Cryptoverse Cheered on Powell’s Remarks but Missed Warnings
Some crypto market participants believe it’s the remarks by Federal Reserve (Fed) Chairman Jerome Powell on China’s digital fiat that sent bitcoin (BTC) to 5-month highs yesterday. However, his comments on the world’s largest economy might leave the market with a mixed feeling.
The remarks made before the U.S. House Financial Services Committee regarding U.S. work on a digital currency and privacy issues gave hope to Bitcoin faithful that the government was moving toward adoption.
Of particular note, Powell told representatives that, "A ledger where you know everybody's payments is not something that would be particularly attractive in the context of the U.S.” He then stated that such anti-privacy measures might work in China, but not in the U.S. democratic climate.
The Cryptoverse erupted with commentary, as many of the Bitcoin early adopters came out in favor of the comments, suggesting substantial upside. For example, Anthony Pompliano, Co-founder of Morgan Creek Digital said, simply, “Game on.”
Long term concerns
However, in spite of speculations about potential growth in BTC, should the U.S. government move toward greater adoption openness, Powell’s remarks have also sent a mixed message.
He made it clear that the economy is currently in a “very good place” and has remained “resilient” to numerous recent punches. Also, Powell estimates that the economic growth will remain solid, while his concerns for the economy are more long term.
However, he stressed that after three consecutive rate cuts last year, the Fed is running out of tools to stave off recession, should it occur. Additionally, with the ever-burgeoning national debt, which is expected to top USD 1 trillion this year, little remains to protect the economy from the next major recessionary cycle.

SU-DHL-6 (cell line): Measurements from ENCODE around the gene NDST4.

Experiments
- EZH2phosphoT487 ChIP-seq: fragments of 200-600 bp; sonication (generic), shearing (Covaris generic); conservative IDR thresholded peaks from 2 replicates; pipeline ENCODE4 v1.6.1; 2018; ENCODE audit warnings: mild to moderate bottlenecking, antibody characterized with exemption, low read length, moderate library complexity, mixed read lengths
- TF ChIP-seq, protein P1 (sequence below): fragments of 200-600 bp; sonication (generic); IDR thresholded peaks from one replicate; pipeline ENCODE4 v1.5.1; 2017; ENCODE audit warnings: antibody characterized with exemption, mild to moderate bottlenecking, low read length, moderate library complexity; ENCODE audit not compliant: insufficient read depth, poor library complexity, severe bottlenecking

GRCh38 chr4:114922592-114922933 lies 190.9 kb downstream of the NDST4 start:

“Putting the federal budget on a sustainable path when the economy is strong would help ensure that policymakers have the space to use fiscal policy to assist in stabilizing the economy during a downturn,” Powell said.
Also, the chairman expressed concern that the coronavirus epidemic is still a major unknown for the U.S. economy. He said, "What will be the effects on the U.S. economy? Will they be persistent? Will they be material? That's really the question…We know there will likely be some effects on the United States.”
However, he urged “to resist the temptation to speculate on this” as “it’s just too early to say,” and stressed that the Fed is “closely monitoring” the situation for possible "disruptions in China that spill over to the rest of the global economy.”
Despite the S&P 500 and Nasdaq stock market indexes notched record closes on Tuesday, and the Dow Jones finished virtually unchanged, the market corrected its gains following the remarks by the Fed’s chief.
“With fundamentals strong, a robust employment situation, and inflation on track, Powell’s cautiously optimistic stance isn’t too surprising, especially since coronavirus fears and trade tensions are at bay,” Mike Loewengart, vice president of investment strategy at E-Trade, was quoted by Marketwatch. “What remains to be seen is the lasting effect of the coronavirus on global growth, which is already tepid.”
In either case, even as the real potential for a recession is not clear, bitcoin has never seen an economic downturn, and no-one knows how the most popular cryptocurrency will perform.
Some have pushed the still somewhat speculative narrative that Bitcoin could function as ‘digital gold’, acting as a safe haven for asset protection.
Current trends during the early impacts of the coronavirus seem to indicate this could be the case. For example, Holger Zschaepitz, author of 'Schulden ohne Sühne?’, a book on national debt, mentioned that gold and bitcoin appear linked in this cycle.
Global stocks slipped after Fri’s drop on Wall St as investors sentiment remains jittery w/Coronavirus deaths excee… https://t.co/gFM2Rkhbqc— Holger Zschaepitz (@Schuldensuehner)
Even so, while some people expect this to make certain cryptocurrencies more attractive as safe havens, some experts note that usually stable assets – even gold – are sold down during serious recessions.